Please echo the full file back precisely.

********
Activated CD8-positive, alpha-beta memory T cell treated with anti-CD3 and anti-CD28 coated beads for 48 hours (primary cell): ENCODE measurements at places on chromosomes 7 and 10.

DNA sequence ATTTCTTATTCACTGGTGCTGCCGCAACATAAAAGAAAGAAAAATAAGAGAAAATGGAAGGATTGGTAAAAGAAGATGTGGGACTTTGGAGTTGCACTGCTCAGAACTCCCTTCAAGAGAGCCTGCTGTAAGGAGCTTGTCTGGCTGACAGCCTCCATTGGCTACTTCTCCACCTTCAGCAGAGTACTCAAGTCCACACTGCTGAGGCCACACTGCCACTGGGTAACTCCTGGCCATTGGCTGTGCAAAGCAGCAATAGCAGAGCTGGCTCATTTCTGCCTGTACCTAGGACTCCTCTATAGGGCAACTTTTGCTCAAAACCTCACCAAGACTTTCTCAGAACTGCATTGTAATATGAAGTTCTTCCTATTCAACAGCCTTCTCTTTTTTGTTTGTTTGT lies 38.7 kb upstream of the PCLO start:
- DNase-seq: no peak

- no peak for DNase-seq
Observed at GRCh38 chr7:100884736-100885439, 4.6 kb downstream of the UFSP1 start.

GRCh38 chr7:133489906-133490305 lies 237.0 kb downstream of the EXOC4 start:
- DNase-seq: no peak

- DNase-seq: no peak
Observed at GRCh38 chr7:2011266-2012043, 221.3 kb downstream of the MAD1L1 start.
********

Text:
Activated CD8-positive, alpha-beta memory T cell treated with anti-CD3 and anti-CD28 coated beads for 48 hours (primary cell): ENCODE measurements at places on chromosomes 7 and 10.

DNA sequence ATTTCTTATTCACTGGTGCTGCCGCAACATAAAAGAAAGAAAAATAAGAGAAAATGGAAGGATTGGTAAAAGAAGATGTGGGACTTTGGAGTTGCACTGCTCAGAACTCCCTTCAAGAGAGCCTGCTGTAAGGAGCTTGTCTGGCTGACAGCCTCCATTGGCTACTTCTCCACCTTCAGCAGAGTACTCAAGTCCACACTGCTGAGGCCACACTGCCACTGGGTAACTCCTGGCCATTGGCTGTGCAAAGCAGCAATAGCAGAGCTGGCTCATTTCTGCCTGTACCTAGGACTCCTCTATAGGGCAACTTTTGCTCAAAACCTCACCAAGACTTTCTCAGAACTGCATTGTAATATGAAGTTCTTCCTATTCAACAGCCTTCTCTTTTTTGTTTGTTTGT lies 38.7 kb upstream of the PCLO start:
- DNase-seq: no peak

- no peak for DNase-seq
Observed at GRCh38 chr7:100884736-100885439, 4.6 kb downstream of the UFSP1 start.

GRCh38 chr7:133489906-133490305 lies 237.0 kb downstream of the EXOC4 start:
- DNase-seq: no peak

- DNase-seq: no peak
Observed at GRCh38 chr7:2011266-2012043, 221.3 kb downstream of the MAD1L1 start.